Financial stability in the Banking Union amid the COVID-19 crisis: inputs for debate concerning the creation of a European bad bank
Over the last few weeks, voices have been raised suggesting the creation of a pan-European Asset Management Company (a ‘European bad bank’) as a possible tool for strengthening financial stability across the EU Banking Union. In essence, this mechanism (advocated inter alia by Mr Andrea Enria, chairman of the Supervisory Board of the European Central Bank, ECB) would allow banks to ‘stop the rot’ and weed out non-performing loans (NPLs), separating them from viable loans.
In an article recently published in the Blog of the Single Resolution Board (SRB), Mr Antonio Carrascosa, Former Board Member of the SRB, acknowledges that the idea of creating a ‘European bad bank’ is not without merit, but advocates for exploring possible means to avoid the phenomenon of NPLs and the losses associated with them in the first place, rather than focusing exclusively in ex post measures.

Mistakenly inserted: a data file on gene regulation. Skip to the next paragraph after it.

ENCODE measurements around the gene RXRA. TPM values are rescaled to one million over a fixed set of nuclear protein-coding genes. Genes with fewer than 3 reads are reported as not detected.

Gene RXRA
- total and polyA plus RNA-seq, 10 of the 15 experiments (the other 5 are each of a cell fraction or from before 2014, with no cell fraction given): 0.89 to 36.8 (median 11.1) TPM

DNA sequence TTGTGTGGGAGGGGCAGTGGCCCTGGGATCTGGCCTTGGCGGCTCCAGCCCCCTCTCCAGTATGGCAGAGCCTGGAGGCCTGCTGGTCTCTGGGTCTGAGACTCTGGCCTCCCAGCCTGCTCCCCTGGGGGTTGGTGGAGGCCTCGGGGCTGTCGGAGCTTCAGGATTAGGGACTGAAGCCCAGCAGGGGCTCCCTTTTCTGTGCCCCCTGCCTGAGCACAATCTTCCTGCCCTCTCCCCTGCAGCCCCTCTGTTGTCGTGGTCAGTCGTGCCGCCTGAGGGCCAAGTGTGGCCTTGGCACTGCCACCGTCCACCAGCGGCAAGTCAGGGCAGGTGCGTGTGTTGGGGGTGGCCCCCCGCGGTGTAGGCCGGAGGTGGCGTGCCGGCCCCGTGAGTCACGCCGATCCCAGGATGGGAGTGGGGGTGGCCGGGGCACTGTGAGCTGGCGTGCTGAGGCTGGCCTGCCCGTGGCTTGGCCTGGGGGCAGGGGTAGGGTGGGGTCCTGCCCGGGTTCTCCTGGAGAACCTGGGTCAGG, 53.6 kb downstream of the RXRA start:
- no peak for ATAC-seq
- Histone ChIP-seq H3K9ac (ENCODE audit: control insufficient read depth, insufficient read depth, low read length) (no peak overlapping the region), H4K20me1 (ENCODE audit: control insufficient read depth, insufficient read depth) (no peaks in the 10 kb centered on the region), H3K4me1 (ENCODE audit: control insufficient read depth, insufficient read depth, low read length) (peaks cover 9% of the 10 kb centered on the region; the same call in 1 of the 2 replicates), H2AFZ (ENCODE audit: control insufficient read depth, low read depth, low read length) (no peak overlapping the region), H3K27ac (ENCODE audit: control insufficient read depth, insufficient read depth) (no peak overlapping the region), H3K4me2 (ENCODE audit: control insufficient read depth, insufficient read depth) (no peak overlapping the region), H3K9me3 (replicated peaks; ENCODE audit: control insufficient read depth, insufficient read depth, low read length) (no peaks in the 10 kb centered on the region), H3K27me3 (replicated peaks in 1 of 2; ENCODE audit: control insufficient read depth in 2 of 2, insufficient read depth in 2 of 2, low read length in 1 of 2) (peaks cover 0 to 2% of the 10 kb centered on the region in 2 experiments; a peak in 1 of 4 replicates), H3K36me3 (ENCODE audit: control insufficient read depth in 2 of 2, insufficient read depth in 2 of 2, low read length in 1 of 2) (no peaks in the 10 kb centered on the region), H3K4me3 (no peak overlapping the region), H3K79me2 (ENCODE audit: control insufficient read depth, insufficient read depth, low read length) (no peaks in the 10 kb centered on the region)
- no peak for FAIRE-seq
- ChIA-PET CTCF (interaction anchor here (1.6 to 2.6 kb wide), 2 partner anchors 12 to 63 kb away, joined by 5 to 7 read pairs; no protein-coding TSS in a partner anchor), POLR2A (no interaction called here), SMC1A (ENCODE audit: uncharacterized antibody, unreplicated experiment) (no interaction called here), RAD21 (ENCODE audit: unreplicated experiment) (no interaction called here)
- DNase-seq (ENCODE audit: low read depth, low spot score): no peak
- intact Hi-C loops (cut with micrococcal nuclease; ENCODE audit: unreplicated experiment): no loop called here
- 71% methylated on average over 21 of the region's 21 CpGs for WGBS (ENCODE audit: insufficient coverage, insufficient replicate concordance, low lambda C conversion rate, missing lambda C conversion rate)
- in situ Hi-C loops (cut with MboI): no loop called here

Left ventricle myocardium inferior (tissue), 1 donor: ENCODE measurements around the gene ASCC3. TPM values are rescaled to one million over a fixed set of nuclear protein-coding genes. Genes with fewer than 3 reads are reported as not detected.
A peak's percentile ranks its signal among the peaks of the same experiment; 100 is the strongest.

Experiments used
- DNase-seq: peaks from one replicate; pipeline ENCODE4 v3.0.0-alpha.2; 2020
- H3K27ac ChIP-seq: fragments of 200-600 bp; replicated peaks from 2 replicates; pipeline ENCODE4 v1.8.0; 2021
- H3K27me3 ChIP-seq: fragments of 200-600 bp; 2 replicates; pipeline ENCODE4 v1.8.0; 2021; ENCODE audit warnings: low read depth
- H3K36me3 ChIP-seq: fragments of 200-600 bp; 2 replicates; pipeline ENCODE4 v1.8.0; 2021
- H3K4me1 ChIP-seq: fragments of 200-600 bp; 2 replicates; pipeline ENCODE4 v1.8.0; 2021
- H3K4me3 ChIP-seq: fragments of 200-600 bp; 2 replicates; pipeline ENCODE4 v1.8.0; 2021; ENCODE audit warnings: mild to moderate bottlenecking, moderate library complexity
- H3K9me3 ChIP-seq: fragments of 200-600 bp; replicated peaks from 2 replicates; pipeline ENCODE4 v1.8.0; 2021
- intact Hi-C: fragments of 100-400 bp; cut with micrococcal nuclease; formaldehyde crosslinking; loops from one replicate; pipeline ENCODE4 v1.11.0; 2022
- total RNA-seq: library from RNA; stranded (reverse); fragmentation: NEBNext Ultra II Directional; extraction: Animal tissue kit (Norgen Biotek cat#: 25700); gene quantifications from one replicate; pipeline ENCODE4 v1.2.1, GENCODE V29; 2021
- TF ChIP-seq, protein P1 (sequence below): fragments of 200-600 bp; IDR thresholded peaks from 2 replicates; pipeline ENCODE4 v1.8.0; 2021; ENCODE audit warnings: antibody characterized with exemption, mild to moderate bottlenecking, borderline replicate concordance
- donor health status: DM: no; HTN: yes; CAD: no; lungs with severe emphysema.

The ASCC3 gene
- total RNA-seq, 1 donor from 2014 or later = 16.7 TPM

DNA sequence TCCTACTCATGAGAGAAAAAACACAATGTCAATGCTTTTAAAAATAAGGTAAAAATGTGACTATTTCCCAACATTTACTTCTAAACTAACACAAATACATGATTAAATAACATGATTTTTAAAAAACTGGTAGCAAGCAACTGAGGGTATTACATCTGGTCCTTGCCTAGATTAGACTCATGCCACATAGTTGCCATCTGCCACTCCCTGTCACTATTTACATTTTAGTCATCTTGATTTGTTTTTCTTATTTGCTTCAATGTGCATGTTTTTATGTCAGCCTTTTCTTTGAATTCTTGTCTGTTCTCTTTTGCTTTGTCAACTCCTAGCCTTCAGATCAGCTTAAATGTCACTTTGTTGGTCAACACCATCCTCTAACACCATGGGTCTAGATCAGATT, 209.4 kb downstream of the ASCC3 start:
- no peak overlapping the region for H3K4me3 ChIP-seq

Overall, the article identifies some problems linked to a publicly funded and central ‘European bad bank’, and suggests that a smaller network of national and privately funded bad banks may be part of the solution, if combined with banks implementing appropriate risk assessment measures. This is something that is expected to be the subject of relevant debate in 2021, as NPLs are going to rise due to the COVID-19 crisis.
The article published at the SRB Blog ‘A European Bad Bank – a necessary tool for financial stability?’ is available here.